Shortly before dawn on April 30, Steve Nelson was robbed and fatally beaten by three assailants at near Lake Lowell in Canyon County, Idaho. Nelson had contacted Kelly Bryan Schnieder, who has admitted his role in the attack, through the "male escort" section of the "Backpage" social media site.
After they met at Gotts Point trailhead, Nelson offered to pay Schneider for sex – not knowing that he was about to fall prey to a "trick-rolling" gang led by a charming specimen named Jayson Woods. An equal opportunity predator, Woods later admitted to police that "he sets people up for sexual acts, then takes all the money that is `donated' to them, then divides the money at the end of the night."
On some evenings, Woods had conscripted an unwilling ex-girlfriend to act as the lure. For the gig at Gotts Point, he enlisted Schneider, a convicted burglar who was on probation at the time of the April 30 incident.
Shortly after Schneider made contact with Nelson, he was joined by two others – Daniel Henkel and Kevin Tracy – who helped restrain the victim while Schneider repeatedly slugged him in the face and kicked him with steel-toed boots. Pleading for his life, Nelson surrendered his debit card and gave the assailants his PIN number. After stripping Nelson, they drove off to the nearest ATM, where they vacuumed out his checking account, which gave them a total of $123 to apportion among themselves.
Naked and bleeding, Nelson staggered to a nearby home, knocked on the door, and asked the owner to call 911. He was able to identify Schneider before dying of cardiac arrest a few hours later.
Nelson had been an employee at Boise State University and a gay rights activist. Adriane Bang, director of BSU's Gender Equity Center, insists that the hideous crime committed against him underscores what she describes as "the reality that our community can be a hostile and sometimes very dangerous place for folks who identify as LBGTQIA."
It's important to recognize that Nelson wasn't randomly attacked in a public street in broad daylight, or victimized in the security of his own home. He placed himself in danger by soliciting sex from a stranger in exchange for money in an isolated location. Activities of this kind shouldn't be criminalized, but they do involve an assumption of risk.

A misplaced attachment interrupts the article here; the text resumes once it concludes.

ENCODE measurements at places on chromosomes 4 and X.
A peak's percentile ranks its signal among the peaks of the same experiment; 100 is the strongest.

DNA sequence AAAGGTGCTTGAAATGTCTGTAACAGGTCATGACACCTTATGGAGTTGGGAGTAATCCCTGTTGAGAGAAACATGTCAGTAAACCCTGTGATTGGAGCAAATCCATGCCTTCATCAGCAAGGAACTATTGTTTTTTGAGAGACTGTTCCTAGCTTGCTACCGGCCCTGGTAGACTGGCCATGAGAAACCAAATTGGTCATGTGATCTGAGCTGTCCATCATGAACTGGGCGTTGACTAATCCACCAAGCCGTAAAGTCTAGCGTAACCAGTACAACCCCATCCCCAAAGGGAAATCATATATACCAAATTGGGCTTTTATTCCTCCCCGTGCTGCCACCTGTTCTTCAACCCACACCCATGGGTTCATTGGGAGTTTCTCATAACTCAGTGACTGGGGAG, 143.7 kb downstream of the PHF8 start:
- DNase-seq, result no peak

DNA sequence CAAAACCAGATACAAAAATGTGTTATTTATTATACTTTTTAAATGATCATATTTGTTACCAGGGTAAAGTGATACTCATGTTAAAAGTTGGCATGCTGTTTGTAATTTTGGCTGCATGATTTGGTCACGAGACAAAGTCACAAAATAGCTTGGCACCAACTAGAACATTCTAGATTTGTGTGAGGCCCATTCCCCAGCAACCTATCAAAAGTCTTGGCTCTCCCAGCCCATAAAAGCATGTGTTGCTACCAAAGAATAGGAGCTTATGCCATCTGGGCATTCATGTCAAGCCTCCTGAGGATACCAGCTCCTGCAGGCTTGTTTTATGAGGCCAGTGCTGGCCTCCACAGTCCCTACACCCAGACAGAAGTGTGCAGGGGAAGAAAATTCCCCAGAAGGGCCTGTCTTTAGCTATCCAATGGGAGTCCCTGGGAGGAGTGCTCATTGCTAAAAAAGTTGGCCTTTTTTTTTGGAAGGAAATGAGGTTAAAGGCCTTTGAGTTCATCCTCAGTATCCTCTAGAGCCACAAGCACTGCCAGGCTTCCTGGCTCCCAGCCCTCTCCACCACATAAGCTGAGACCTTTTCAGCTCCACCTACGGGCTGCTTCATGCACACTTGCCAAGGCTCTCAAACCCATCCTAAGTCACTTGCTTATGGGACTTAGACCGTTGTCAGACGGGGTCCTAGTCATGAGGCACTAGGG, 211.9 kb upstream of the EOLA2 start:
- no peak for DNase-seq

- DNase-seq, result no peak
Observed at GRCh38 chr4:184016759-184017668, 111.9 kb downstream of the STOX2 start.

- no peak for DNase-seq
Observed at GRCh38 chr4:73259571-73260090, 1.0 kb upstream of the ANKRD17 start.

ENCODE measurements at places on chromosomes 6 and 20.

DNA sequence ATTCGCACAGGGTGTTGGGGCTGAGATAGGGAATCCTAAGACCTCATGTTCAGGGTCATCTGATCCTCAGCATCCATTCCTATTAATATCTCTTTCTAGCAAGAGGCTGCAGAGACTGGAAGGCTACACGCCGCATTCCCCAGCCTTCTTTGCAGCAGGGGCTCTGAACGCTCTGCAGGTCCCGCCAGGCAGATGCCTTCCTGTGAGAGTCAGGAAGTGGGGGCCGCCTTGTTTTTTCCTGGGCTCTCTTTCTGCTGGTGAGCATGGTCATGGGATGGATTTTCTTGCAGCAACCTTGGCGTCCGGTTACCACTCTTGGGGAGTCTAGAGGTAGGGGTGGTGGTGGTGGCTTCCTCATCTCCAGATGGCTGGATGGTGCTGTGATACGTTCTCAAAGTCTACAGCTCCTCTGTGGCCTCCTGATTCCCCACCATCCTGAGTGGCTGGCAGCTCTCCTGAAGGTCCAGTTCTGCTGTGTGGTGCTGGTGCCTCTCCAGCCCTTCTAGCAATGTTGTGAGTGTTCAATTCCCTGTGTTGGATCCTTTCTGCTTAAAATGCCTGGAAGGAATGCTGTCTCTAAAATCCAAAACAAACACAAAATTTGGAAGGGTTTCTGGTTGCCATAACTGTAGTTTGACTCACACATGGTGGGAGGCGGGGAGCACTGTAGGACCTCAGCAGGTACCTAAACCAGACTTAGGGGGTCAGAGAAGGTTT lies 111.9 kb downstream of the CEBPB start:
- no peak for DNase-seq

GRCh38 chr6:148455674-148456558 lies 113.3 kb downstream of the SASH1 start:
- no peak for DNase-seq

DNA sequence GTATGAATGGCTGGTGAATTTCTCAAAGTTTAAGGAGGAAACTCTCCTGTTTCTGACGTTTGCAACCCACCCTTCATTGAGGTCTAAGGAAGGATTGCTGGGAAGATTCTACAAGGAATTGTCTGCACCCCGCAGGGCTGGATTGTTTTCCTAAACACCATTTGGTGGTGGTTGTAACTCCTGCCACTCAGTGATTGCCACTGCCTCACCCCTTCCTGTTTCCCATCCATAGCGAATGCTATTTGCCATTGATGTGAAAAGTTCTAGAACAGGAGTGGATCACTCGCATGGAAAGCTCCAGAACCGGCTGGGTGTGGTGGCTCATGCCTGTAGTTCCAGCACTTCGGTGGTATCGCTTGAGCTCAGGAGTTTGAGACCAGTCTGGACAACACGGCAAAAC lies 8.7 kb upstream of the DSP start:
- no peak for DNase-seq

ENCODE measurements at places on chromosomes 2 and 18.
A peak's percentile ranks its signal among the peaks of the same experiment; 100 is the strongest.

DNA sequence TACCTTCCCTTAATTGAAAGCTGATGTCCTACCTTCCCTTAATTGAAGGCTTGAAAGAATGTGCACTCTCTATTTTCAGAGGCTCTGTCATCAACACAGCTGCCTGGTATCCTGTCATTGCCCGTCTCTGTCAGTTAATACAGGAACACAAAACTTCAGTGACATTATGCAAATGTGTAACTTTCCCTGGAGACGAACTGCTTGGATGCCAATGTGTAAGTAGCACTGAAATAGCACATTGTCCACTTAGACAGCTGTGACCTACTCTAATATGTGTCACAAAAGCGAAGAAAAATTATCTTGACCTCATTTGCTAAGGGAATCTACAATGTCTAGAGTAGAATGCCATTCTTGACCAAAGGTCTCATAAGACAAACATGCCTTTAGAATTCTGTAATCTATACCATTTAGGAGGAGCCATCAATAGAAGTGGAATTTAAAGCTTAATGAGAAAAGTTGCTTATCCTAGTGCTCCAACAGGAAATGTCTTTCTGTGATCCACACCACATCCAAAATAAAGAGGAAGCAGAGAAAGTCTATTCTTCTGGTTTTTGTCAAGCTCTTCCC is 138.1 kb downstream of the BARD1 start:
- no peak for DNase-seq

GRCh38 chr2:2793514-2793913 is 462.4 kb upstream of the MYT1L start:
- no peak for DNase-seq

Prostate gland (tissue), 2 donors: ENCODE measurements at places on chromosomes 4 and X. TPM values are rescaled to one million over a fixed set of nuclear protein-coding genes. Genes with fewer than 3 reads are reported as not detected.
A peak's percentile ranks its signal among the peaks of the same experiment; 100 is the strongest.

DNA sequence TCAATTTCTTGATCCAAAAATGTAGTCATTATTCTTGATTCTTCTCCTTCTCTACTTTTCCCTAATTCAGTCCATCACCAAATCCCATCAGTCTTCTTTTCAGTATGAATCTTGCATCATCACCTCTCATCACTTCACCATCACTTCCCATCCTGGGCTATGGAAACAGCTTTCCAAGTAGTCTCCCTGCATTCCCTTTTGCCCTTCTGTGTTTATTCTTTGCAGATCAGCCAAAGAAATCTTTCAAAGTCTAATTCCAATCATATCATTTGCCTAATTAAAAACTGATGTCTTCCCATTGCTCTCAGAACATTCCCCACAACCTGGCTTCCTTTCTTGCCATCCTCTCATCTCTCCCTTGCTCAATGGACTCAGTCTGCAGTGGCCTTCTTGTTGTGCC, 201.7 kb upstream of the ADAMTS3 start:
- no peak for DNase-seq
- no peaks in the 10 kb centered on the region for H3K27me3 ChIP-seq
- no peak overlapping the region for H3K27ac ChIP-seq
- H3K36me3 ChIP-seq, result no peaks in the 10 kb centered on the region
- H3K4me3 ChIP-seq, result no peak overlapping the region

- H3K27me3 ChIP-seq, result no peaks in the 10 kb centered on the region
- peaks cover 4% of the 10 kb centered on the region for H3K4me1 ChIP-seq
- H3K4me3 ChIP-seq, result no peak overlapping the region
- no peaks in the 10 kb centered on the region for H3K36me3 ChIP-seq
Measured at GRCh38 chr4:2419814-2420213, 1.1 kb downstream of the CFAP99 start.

Ms. Bang also compared the killing at Gotts Point to the 1998 murder of Matthew Shepard in Laramie, Wyoming, a parallel that may be apt in ways she most likely had not intended.
Slight of build and entirely helpless, Shepard was robbed and beaten by two opportunistic criminals he had met in a bar. After being fatally pistol-whipped, the mortally wounded victim was tied to a fencepost.
Shepard was immediately beatified as a "gay martyr" and his name was immortalized in a federal hate-crimes bill. High school students across the nation are catechized in the canonized version of the Matthew Shepard martyrdom by a traveling agitprop theater troupe called "The Laramie Project" – despite the fact that the crime committed against him had nothing to do with his sexual self-definition.
"The murder was so vicious, the aftermath so sensational, that the story first told to explain it became gospel before anyone could measure it against reality," observes JoAnn Wypijewski, one of the few journalists who spent time in Laramie trying to winnow the truth from the sensationalistic chaff. "For different purposes, two sets of friends created what became the hate crime story. Without knowing the circumstances of the crime, Shepard's friends told reporters, officials and gay groups that the victim's sexuality was all one needed to know. Meanwhile, [murderer Aaron McKinney's] friends told police various versions of a gay panic story, in which Matthew made advances and Aaron snapped."
Police investigators and the District Attorney added their own embellishments by claiming, without evidence, that McKinney and his accomplice Russell Henderson "had pretended they were gay to lure Shepard out of the Fireside bar and into a fatal trap."